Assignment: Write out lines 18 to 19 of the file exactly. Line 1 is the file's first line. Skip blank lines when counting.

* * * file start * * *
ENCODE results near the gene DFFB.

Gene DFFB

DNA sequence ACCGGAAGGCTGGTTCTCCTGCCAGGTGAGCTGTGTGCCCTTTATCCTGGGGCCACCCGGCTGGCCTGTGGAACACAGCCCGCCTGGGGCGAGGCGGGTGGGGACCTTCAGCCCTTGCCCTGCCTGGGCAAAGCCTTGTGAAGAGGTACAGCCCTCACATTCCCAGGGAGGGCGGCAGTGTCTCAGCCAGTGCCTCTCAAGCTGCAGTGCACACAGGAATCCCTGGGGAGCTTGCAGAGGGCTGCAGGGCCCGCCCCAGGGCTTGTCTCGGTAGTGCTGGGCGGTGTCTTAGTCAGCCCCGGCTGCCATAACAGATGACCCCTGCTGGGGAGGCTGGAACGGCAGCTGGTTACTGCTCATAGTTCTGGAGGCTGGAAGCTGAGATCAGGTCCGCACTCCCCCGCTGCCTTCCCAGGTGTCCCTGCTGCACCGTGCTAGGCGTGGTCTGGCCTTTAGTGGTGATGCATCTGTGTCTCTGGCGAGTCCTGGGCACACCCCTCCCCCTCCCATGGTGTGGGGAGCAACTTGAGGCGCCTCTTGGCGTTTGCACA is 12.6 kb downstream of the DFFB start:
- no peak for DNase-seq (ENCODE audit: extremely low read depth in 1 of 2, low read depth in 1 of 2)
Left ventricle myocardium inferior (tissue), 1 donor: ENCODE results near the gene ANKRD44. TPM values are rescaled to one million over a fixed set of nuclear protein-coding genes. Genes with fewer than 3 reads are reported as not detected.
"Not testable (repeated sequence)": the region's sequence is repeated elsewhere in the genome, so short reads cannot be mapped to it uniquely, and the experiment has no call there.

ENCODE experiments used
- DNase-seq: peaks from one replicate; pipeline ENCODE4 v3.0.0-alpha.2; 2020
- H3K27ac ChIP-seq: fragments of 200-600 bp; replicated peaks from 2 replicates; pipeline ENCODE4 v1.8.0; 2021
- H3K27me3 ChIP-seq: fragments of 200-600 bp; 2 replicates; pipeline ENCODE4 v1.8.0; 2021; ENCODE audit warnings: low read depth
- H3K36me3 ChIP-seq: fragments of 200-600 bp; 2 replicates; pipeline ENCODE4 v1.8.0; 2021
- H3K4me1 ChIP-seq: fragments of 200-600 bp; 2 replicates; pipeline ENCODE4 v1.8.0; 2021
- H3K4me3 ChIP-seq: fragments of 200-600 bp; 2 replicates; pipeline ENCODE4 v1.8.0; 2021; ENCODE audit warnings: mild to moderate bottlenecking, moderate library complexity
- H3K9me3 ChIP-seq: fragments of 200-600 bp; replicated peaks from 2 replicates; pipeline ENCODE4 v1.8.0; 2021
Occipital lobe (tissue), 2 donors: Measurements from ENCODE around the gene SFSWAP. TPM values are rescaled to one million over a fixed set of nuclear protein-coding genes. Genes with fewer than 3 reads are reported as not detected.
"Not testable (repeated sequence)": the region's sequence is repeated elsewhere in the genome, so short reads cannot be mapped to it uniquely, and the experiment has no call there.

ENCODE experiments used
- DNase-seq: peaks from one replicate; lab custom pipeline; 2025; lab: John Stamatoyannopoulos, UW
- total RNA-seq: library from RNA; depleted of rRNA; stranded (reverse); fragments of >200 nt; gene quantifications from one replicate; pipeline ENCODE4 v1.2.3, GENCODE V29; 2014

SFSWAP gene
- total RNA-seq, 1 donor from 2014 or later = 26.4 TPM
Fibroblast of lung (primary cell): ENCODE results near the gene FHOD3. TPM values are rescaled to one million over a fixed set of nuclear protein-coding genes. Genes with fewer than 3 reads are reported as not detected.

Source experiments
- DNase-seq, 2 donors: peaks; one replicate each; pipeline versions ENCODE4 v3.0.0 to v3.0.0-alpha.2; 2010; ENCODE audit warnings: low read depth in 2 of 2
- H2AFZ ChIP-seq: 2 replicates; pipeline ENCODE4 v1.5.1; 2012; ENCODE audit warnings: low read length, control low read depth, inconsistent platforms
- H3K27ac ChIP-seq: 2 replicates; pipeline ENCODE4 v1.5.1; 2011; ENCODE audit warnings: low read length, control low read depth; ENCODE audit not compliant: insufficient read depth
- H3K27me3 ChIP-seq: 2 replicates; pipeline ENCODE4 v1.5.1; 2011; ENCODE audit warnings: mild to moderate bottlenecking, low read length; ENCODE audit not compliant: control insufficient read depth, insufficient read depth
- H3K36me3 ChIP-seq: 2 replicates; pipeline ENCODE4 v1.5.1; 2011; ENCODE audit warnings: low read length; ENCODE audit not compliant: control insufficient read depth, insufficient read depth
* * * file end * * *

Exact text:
- DNase-seq: peaks from one replicate; lab custom pipeline; 2025; lab: John Stamatoyannopoulos, UW
- total RNA-seq: library from RNA; depleted of rRNA; stranded (reverse); fragments of >200 nt; gene quantifications from one replicate; pipeline ENCODE4 v1.2.3, GENCODE V29; 2014